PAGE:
The Circle Of Mobile Ecosystem

On June 29, 2007, Apple introduced iPhone and with that it reinvented three markets: Mobile Hardware, Mobile Operating System and Mobile Apps, together called as Mobile Ecosystem. Almost one year after iPhone’s launch similar ecosystem was created by Google‘s Android. Since then, with combined market share of more than 95%, these two companies have destroyed almost all other Mobile OS ecosystems including Nokia’s Symbian, Microsoft’s Windows Mobile and RIM’s BlackBerry. After Nokia’s failed acqusition and rewritting millions of codes for touch devices, Microsoft is also getting its act together and is threatening Google and Apple in the mobile arena.

It is important to understand where each of these three different mobile ecosystems are heading, and how it’s going to affect the market, where products from watches to cars are becoming smarter every year.

Apple’s iOS:

Apple is good at one thing: they know which hardware is required to the run software fawlessly. Using the past experience of hardware development, they have developed iPhone as the product to beat with the sleek UI and the ease with which developers can reach out to users who are always willing to pay for apps. Also, with sister products like Macbook, iMac, iPad and iWatch, it helps loyal Apple users to seemlessly move data across devices, which today is a big advantage with all the data and computation moving to cloud.

However, the biggest problem with Apple’s iOS is the declining market share, which primarily is due to the fact that iOS can’t be used by other OEMs, and it is very unlikely that Apple will reinvent itself by pitching iOS to any OEMs. But nothing can be predicted, may be in near future Apple might find it interesting to acquire OnePlus to create a niche set of iPhones for emerging markets.

So, it’s pretty clear that in order to increase mobile market share, Apple has to find better ways to get new users for iPhones. They tried this by launching low cost iPhone 5C, which hasn’t got much traction. Moving forward, Apple will keep introducing better iPhones for sure, but what they need to answer is how many new users can they add with each new launch, while retaining old customers?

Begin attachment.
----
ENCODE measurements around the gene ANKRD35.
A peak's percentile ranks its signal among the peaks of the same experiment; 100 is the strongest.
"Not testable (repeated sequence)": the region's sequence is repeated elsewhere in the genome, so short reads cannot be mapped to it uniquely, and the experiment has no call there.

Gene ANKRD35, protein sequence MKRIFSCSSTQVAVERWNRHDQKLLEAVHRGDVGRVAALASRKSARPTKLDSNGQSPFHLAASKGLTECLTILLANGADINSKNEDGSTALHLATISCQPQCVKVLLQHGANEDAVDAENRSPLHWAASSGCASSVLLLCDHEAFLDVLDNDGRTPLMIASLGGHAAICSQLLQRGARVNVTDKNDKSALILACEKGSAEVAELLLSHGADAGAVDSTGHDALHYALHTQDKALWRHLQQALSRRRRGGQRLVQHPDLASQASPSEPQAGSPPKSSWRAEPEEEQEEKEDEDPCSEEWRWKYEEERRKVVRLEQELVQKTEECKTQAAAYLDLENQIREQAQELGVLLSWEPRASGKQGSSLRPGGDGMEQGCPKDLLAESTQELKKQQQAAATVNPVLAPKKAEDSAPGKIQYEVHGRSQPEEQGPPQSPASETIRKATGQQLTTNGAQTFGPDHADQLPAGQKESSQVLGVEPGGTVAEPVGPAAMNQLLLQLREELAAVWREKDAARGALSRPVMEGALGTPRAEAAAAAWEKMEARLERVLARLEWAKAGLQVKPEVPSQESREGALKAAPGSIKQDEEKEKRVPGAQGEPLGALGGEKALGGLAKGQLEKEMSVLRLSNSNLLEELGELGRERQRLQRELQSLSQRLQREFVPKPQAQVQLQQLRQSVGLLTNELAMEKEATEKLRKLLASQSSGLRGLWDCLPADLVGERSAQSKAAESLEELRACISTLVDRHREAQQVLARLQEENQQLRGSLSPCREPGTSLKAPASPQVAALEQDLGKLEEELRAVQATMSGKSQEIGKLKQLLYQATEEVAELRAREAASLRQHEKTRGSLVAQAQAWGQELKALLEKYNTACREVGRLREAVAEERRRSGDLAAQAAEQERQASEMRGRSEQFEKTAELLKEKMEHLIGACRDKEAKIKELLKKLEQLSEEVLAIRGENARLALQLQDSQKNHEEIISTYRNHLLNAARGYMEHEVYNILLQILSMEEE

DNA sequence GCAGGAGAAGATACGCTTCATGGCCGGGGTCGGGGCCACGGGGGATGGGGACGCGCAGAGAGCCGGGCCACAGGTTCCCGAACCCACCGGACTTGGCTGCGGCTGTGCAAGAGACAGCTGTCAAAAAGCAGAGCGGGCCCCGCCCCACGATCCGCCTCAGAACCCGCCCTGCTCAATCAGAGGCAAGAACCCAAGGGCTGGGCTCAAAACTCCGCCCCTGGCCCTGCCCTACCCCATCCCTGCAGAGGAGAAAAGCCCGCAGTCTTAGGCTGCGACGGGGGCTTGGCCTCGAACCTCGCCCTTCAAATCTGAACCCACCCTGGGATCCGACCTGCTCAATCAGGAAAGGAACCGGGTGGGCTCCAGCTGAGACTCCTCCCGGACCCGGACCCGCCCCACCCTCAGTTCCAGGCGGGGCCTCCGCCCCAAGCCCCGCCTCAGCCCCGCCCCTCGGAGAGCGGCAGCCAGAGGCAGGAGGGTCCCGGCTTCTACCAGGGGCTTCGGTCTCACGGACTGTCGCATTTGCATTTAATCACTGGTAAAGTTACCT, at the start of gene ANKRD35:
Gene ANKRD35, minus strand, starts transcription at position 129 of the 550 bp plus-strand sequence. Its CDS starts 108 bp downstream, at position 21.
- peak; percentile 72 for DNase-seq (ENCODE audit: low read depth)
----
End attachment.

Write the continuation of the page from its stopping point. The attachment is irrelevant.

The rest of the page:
Google’s Android OS: 

Google has done everything required to make Android a mass market product with the help of OEMs. Which has lead to wide adoption and also fierce competition. Since, Android development occurs internally before it’s open sourced, the time to get new versions out by OEMs differ and sometimes many Android smartphones see end of support well before time. So, there is always a question mark on whether the Android smartphone being launched, will be supported with future Android versions or not. This basic flaw has contributed to what is termed as Android fragmentation, apart from creating security loopholes due to the lack of on the go software patches.

This frustration lead to many Android forkes, with CyanogenMod being the most popular one, but unfortunately had to terminate the project. Just having a better forked version of Android is not they way to dominate market, as Google pitches Android with Google Mobile Services, the preinstalled apps that are door to Play Store and many other useful services, and creating these services from scratch is not an easy task. Amazon has done it, but it with failed Fire Phone, its app store still relies on Android.

For sure, Android OS is going to be the leader in mobile space for long, but it has to tackle the biggest problem of fragmentation. Solution to which is yet to be proposed, but can be done by forming developer teams from different OEMs, and helping them with new OS features while it’s being developed at Google internally, similar to how Linux Kernel development occurs. This to some extent will bring down the time to provide new Android versions, and will also help Google by providing regular security patches.